With ObamaWar You Can Keep The Bad Strategy You Like

Whether it's ObamaCare or ObamaWar, the American people have the same impression of this guy running it—they don't like it. Americans are fine having health care or Islamic State dealt with for the betterment of citizens, but let's just be glad the first thing Obama needs to do to fight Islamic State is not to set up a working website. And let us hope we do not hear the word "Surge", especially not associated with David Petraeus, mentioned during the course of the new chapter of the endless war.
Fully embracing the jingoistic rhetoric of his foreign policy mentor, George W. Bush, Barack Obama said Wednesday night that he was bringing ObamaWar to Syria and that this would degrade and destroy Islamic State:
“Our objective is clear: We will degrade, and ultimately destroy, ISIL through a comprehensive and sustained counterterrorism strategy.”
In a speech that was promoted as an explanation of Obama's strategy for fighting Islamic State, he spent very little time talking about that, and a lot of time talking about American exceptionalism, suggesting that the war against IS was an expression of this:
"American leadership is the one constant in an uncertain world. It is America that has the capacity and the will to mobilize the world against terrorists. It is America that has rallied the world against Russian aggression, and in support of the Ukrainian peoples’ right to determine their own destiny. It is America—our scientists, our doctors, our know-­how—that can help contain and cure the outbreak of Ebola. It is America that helped remove and destroy Syria’s declared chemical weapons so that they can’t pose a threat to the Syrian people or the world again. And it is America that is helping Muslim communities around the world not just in the fight against terrorism, but in the fight for opportunity, and tolerance, and a more hopeful future."
As with so much Obama said last night, this is basically campaign rhetoric, intended to convince the American people to support the war, but it is not straight talk about the facts, which speak so strongly to the limitations of American power to achieve the goals Obama has set.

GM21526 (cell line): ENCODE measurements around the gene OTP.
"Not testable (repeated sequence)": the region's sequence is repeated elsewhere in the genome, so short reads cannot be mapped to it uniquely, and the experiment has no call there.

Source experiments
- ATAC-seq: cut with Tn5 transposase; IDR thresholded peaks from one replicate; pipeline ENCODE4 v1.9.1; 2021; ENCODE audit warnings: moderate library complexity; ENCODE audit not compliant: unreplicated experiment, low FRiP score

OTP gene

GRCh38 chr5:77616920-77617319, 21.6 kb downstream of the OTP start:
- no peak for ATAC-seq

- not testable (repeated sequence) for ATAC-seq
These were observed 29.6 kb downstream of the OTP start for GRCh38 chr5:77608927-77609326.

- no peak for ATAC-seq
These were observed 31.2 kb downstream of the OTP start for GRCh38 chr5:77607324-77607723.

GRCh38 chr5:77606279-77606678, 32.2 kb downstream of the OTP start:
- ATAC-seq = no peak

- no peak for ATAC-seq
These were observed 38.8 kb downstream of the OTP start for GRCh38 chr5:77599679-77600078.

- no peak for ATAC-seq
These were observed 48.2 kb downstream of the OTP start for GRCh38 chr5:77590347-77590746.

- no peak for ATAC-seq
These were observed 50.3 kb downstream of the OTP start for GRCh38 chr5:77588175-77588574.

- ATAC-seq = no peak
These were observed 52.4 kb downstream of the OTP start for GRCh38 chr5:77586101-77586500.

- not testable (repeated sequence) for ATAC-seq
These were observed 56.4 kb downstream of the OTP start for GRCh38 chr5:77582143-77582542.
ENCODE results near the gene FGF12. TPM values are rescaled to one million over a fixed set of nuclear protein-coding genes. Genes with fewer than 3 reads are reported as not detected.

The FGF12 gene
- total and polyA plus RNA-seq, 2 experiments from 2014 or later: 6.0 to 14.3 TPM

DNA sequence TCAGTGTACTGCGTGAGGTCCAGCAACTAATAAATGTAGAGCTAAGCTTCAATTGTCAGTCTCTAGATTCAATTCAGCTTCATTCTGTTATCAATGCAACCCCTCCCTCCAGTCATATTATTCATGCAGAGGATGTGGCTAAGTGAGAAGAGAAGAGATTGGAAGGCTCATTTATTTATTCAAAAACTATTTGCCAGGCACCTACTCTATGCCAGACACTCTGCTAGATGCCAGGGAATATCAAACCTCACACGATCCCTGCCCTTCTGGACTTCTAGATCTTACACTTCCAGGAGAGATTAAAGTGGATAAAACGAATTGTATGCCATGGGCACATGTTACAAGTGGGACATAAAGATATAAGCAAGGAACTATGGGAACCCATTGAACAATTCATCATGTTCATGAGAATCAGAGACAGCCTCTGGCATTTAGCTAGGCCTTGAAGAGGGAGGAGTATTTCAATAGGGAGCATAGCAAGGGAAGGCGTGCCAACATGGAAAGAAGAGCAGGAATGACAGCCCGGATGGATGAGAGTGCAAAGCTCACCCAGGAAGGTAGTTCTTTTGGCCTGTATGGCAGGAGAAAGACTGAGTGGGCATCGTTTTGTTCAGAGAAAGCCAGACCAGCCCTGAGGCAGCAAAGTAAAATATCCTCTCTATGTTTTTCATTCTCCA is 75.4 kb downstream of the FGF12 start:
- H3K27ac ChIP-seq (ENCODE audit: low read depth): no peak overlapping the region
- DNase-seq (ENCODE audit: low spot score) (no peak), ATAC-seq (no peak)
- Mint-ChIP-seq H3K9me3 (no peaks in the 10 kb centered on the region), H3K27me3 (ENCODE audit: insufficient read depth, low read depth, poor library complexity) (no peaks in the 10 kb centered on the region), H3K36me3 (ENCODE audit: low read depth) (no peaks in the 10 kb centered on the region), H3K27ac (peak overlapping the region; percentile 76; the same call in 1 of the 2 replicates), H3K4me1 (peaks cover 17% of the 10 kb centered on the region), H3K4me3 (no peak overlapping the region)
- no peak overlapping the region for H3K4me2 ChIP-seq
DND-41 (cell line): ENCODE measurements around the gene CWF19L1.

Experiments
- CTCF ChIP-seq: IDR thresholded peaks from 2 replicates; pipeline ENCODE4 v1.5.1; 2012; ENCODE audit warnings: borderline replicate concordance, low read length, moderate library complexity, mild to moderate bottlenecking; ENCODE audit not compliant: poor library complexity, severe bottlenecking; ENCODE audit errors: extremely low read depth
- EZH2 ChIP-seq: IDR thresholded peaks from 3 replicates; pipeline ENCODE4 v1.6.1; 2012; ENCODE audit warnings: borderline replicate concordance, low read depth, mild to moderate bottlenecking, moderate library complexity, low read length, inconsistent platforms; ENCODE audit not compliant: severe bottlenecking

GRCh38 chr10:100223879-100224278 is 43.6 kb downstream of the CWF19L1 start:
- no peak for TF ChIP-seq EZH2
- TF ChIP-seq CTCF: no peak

For example, many critics would point out that America's rallying the world against "Russian aggression" has achieved very little, if the idea was to stop the aggression. And nor have American scientists stopped the Ebola outbreak. And while yes, Syrian WMD has been removed and destroyed, the problem comes in the word "declared", which the UN has recently suggested did not equal the total of the Syrian government's WMD. Lastly, painting the USA as the savior of "Muslim communities" in their fight for "a more hopeful future" is simply ludicrous.

The United States of course was the main foreign driver in the overthrow of Egypt's democratically-elected government, and is currently dictating to the Iraqi government the form of apparent inclusion it has to present in return for American support against an enemy Obama says is such a dire threat to US interests that destroying it should not depend on how kumbaya-esque the government in Baghdad pretends to be.

One reason Obama spent little time talking about his strategy and more time talking about the great and powerful America, is that while the goals Obama set out Wednesday night (eliminating Islamic State) are generally popular (at this point) amongst the American people, and with many leaders in the Middle East, Obama’s strategy to obtain these goals is very complicated, and thus very difficult to coherently and concisely explain to the American people. Further, the basic assumptions behind Obama’s strategy seem to many experts dubious—if not outright naive.

Example, Obama, attempting to act as some kind of expert on Islam, lectured to the American people about the nature of the enemy:
“Now let’s make two things clear: ISIL is not ‘Islamic.’ No religion condones the killing of innocents. And the vast majority of ISIL’s victims have been Muslim. And ISIL is certainly not a state. It was formerly al-Qaeda’s affiliate in Iraq, and has taken advantage of sectarian strife and Syria’s civil war to gain territory on both sides of the Iraq­ Syrian border. It is recognized by no government, nor by the people it subjugates.”
There are many problems with this analysis, but mainly it is a statement of propaganda—not of facts.

1. Islam may not condone the killing of innocents. But the establishment of “innocence” as a characteristic of victims is the key point. The Koran views all infidels as devils, and against God: